Inside Story

Will the US penalise the Egyptian military?

As Washington begins playing its pressure cards, we ask how far it will go in dealing with the ongoing crisis in Egypt.

Last Modified: 17 Aug 2013 12:40
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On Friday, two days after a massive security crackdown killed hundreds of people, Egypt braced for more confrontation as protesters marched in several cities and held a 'day of rage' following Friday prayers.

And in a move that may lay the ground for more bloodshed, the Interior Ministry authorised the use of live ammunition against anyone who attacks government buildings.

The lack of strong message before the coup happened almost signaled that it will be tolerated and after the coup the statements were quite weak ... and the army thought that it had the green light to carry on and do state of emergency. And the army as an establishment has been ruling Egypt for 60 years and these are measures they can do in their sleep ...

Nadim Shehadi, Chatham House

They also promised to stop any protesters trying to hold sit-ins.

However, on Thursday, US President Obama broke his silence and condemned the violence in Egypt. 

"Let me say that the Egyptian people deserve better than what we have seen over the last several days. And to the Egyptian people let me say the cycle of violence and escalation needs to stop," said Obama.

"We call on the Egyptian authorities to respect the universal rights of the people. We call on those who are protesting to do so peacefully and condemn the attacks we have seen by protesters including on churches.

"We believe that the state of emergency should be lifted and the process of national reconciliation should begin and all parties need to have a voice in Egypt's future, that the rights of women and religious minorities should be respected, and the commitments must be kept to pursue transparent reforms to constitution and democratic elections of a parliament and a president."

His statement prompted an angry response from the country's interim government which said Obama does not understand the facts.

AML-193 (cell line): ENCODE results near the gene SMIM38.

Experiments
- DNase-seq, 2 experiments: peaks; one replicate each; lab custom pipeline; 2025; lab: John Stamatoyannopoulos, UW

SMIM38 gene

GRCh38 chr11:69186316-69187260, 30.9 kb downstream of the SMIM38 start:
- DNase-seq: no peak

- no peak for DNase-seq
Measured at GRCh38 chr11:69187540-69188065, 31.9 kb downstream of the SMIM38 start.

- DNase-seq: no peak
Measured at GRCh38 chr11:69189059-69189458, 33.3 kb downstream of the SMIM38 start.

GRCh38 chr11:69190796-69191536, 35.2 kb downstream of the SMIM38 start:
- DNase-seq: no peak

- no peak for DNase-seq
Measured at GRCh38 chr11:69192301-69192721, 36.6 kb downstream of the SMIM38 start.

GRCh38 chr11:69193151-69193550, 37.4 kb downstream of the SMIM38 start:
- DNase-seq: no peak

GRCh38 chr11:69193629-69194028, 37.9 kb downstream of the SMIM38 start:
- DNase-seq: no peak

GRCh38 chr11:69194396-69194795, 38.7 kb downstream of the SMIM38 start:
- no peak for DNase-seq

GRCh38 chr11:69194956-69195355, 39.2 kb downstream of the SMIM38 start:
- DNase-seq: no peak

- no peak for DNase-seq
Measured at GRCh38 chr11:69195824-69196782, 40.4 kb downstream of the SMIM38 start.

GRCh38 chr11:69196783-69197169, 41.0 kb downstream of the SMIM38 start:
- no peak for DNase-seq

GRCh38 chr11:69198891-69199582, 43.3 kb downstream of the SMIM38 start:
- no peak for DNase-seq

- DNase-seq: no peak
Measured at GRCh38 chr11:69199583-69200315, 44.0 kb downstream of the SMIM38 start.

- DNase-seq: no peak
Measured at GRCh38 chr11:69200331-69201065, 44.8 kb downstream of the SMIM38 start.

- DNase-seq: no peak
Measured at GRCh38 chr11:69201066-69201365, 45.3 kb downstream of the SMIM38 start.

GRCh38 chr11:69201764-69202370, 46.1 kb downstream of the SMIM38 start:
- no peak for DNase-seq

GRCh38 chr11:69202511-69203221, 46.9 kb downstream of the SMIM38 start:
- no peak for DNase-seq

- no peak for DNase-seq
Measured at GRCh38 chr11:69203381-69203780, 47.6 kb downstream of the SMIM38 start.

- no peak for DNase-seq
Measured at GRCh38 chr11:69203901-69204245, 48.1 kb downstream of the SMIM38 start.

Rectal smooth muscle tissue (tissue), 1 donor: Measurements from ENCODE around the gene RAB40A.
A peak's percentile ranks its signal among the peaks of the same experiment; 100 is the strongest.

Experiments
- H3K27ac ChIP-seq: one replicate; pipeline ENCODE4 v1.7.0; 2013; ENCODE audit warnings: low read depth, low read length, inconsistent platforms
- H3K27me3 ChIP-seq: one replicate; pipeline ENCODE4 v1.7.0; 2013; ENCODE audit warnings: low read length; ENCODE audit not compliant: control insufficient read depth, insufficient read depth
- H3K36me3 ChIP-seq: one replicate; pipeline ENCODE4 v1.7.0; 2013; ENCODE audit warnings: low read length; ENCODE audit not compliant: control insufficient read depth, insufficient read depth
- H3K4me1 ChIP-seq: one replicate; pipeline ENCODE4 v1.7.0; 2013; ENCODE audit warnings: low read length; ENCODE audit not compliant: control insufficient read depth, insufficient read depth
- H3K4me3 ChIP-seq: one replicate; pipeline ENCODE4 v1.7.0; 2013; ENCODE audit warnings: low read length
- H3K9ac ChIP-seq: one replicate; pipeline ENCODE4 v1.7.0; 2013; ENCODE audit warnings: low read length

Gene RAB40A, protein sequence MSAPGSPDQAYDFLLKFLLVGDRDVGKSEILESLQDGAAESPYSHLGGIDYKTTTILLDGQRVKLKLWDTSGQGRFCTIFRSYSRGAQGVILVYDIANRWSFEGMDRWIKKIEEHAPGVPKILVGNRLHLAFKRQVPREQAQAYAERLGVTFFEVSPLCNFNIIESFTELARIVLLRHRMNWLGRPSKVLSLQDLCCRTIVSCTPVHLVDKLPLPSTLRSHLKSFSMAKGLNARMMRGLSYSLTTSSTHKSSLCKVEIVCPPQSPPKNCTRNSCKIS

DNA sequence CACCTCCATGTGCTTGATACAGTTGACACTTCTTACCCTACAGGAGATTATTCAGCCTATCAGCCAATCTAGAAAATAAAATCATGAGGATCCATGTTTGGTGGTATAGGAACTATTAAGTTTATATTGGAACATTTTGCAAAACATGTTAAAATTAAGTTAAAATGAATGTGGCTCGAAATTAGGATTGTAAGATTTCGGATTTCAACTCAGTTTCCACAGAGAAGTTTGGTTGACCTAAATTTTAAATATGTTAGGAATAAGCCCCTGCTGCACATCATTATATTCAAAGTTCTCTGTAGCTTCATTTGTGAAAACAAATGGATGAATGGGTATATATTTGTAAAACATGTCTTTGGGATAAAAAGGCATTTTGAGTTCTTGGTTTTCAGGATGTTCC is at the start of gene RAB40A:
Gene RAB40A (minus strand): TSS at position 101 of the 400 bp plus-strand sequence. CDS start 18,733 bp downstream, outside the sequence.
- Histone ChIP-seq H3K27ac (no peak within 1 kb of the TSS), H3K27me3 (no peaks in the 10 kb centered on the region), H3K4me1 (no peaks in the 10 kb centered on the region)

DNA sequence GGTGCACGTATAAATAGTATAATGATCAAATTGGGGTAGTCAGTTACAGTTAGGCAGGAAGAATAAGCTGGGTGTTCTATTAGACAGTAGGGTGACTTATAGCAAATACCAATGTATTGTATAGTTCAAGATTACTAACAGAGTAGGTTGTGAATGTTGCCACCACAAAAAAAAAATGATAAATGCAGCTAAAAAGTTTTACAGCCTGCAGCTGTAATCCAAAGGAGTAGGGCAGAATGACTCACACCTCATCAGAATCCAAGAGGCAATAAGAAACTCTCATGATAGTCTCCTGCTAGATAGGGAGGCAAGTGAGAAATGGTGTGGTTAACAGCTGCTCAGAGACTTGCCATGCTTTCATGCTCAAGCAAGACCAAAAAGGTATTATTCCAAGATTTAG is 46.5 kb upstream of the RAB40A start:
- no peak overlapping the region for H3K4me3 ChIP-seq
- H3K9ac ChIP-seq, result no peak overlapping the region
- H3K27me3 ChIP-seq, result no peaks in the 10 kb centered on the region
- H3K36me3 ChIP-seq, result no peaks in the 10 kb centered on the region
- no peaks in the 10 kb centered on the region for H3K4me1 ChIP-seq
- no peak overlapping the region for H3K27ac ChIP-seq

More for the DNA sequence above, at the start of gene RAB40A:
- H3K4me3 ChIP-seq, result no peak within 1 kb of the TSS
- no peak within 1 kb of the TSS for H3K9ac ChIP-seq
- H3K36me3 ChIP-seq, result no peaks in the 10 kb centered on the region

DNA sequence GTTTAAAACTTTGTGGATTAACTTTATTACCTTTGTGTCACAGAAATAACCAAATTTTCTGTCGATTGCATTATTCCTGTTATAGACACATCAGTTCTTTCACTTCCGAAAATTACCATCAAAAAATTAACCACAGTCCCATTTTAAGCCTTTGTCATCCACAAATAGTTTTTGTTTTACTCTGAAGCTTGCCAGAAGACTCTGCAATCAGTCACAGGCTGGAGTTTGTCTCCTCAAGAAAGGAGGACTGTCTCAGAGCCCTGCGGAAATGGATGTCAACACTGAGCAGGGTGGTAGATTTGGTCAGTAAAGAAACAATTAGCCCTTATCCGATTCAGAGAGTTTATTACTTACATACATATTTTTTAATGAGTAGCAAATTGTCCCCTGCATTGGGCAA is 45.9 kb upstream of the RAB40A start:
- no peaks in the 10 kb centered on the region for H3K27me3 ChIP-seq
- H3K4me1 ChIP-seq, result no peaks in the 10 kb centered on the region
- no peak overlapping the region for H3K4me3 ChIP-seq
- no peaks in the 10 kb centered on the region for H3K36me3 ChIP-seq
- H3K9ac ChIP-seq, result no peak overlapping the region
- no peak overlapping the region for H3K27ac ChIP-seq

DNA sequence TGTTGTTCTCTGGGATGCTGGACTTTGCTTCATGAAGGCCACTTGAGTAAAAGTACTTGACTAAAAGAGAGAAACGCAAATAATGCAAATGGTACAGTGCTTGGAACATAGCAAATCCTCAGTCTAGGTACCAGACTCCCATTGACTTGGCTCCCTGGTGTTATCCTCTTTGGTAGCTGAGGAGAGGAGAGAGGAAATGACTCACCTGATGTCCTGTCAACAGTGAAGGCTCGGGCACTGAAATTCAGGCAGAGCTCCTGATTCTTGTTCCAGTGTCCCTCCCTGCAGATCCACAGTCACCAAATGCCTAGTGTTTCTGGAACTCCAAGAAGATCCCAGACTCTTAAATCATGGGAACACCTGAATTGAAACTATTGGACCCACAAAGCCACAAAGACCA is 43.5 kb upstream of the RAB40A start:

Despite the sharp criticism, President Obama stopped short of using what is considered his strongest leverage against Egypt - US military aid.

The US gives Egypt $1.3bn of military aid every year and the White House has gone to great lengths to make sure it's protected.

US law calls for foreign aid to be suspended following a coup. But Obama has avoided using the word - instead describing Mohamed Morsi's departure from power as a 'military intervention'.

Military aid forms a big part of relations between the two countries.

Those relations are set by a 1979 peace agreement between Egypt and Israel - which the US sees as an anchor of stability in the region.

And Egypt has also played a central role in helping the US battle al-Qaeda and other armed groups.

So, has President Obama gone far enough at this point at least in dealing with the ongoing crisis in Egypt or should he be doing more? And will the US penalise the Egyptian military at all?

To discuss this, Inside Story, with presenter Hazem Sika, is joined by guests: P J Crowley, from the Institute for Public Diplomacy and Global Communication, George Washington University and a former assistant secretary of state and also a former state department spokesperson; Salma Mousa, a researcher at the Arab Center for Research and Policy Studies, Doha; and Nadim Shehadi, an associate fellow of the Middle East and North Africa Programme, Chatham House.

"I think we are dealing with decisions made in Egypt and the mistakes that are being made in Egypt. United States is an influential country, it does have the ear of the generals who are the de-facto leaders of the country right now, but obviously whatever the United States is giving, it doesn't appear that the generals are following it.

"Obviously the president [Obama] gave a strong message yesterday ... and the United States has established relationships with the Egyptian military. That said there are other countries in the region that are already also contributing far more significant sums to move Egypt in a perhaps slightly different direction. So United States' influence is there but it is not necessarily decisive."

P J Crowley, former US state department spokesperson


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